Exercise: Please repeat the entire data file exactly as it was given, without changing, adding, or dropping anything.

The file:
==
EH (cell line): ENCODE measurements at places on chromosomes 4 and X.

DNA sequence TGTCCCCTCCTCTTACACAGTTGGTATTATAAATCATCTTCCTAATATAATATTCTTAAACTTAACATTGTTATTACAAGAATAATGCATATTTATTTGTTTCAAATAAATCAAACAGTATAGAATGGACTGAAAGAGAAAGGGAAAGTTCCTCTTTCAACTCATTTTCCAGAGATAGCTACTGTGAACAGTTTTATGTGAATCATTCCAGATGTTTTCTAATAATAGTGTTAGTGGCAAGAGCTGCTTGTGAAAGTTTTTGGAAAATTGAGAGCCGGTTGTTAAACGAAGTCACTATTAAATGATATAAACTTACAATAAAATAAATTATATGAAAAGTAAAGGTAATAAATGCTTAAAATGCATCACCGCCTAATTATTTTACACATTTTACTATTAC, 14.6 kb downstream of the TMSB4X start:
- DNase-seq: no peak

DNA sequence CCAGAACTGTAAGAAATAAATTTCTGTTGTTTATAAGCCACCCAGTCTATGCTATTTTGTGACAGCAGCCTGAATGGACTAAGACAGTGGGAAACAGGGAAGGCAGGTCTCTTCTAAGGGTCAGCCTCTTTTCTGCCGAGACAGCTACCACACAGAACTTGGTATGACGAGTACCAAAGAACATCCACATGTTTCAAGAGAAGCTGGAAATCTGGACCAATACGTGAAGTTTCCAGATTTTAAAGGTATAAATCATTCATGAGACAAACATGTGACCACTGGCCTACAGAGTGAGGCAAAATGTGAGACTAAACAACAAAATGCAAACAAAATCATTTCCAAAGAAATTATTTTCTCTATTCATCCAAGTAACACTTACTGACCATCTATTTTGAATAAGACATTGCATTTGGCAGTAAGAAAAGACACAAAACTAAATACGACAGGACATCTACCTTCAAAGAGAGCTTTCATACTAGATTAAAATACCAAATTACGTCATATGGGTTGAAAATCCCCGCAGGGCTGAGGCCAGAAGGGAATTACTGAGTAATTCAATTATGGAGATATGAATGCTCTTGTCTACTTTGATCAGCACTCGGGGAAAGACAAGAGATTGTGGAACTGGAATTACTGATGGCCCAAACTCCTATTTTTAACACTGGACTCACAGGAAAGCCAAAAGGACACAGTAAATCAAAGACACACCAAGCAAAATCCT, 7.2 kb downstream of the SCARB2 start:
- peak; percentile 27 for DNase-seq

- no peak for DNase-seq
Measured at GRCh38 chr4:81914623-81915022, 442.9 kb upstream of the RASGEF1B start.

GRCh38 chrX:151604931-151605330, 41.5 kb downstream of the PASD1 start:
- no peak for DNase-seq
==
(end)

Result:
EH (cell line): ENCODE measurements at places on chromosomes 4 and X.

DNA sequence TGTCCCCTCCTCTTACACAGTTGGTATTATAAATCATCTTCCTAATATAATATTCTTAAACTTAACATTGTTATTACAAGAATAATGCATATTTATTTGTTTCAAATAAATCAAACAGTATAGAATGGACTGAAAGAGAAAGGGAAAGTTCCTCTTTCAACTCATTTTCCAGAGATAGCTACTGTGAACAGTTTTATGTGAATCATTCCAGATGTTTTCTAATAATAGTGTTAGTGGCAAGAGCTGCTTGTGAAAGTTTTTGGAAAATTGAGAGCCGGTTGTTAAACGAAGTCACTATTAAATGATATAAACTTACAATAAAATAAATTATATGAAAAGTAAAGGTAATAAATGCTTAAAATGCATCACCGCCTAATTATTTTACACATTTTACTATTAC, 14.6 kb downstream of the TMSB4X start:
- DNase-seq: no peak

DNA sequence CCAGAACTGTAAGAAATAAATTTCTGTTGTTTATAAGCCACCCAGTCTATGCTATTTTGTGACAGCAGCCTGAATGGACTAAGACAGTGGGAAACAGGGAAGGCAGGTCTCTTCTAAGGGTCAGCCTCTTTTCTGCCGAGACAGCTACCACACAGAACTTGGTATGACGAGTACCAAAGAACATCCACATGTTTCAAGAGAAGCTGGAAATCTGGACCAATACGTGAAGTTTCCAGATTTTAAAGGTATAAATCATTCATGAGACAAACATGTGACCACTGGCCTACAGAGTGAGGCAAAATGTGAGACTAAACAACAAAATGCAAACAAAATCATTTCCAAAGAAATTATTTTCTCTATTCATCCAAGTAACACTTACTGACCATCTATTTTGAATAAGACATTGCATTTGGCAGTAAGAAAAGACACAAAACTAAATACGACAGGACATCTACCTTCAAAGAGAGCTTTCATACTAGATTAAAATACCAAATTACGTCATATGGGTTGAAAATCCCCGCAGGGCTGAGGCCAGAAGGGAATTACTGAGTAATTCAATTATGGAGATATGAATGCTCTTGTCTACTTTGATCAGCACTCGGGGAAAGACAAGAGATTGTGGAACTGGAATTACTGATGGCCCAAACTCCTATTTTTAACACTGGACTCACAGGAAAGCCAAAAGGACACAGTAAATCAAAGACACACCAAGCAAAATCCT, 7.2 kb downstream of the SCARB2 start:
- peak; percentile 27 for DNase-seq

- no peak for DNase-seq
Measured at GRCh38 chr4:81914623-81915022, 442.9 kb upstream of the RASGEF1B start.

GRCh38 chrX:151604931-151605330, 41.5 kb downstream of the PASD1 start:
- no peak for DNase-seq